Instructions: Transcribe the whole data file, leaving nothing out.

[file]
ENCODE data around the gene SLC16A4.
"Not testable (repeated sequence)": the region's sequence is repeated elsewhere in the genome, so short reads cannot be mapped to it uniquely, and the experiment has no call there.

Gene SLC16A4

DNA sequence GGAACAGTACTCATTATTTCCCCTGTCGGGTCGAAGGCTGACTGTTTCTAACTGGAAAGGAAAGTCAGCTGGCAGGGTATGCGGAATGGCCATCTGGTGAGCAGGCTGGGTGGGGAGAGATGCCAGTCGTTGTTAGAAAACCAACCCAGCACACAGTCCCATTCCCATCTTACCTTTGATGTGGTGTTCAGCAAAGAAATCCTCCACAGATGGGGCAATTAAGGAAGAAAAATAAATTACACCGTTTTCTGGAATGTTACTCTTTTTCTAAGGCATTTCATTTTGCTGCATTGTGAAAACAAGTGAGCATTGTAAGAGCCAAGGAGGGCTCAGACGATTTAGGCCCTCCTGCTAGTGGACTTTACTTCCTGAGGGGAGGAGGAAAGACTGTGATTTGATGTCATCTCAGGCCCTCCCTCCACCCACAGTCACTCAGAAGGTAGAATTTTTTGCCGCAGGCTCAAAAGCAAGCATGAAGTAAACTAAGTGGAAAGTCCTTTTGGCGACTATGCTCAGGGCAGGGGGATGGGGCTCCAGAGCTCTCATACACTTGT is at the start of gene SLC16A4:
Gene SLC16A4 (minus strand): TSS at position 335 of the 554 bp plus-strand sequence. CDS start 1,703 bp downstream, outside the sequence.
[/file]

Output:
ENCODE data around the gene SLC16A4.
"Not testable (repeated sequence)": the region's sequence is repeated elsewhere in the genome, so short reads cannot be mapped to it uniquely, and the experiment has no call there.

Gene SLC16A4

DNA sequence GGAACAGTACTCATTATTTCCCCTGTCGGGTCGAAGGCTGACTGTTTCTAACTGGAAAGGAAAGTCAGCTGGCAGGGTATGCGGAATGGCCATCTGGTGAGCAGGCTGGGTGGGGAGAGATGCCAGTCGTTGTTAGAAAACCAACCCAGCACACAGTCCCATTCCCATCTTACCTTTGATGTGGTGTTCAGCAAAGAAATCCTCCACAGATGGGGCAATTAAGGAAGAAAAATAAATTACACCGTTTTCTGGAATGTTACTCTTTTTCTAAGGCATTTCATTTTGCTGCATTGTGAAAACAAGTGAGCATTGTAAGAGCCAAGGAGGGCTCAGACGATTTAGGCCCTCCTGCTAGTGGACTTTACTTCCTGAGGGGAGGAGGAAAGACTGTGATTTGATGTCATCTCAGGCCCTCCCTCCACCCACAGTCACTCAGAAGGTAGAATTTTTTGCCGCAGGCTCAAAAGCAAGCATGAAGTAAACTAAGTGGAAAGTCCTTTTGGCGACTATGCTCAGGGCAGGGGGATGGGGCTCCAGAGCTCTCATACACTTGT is at the start of gene SLC16A4:
Gene SLC16A4 (minus strand): TSS at position 335 of the 554 bp plus-strand sequence. CDS start 1,703 bp downstream, outside the sequence.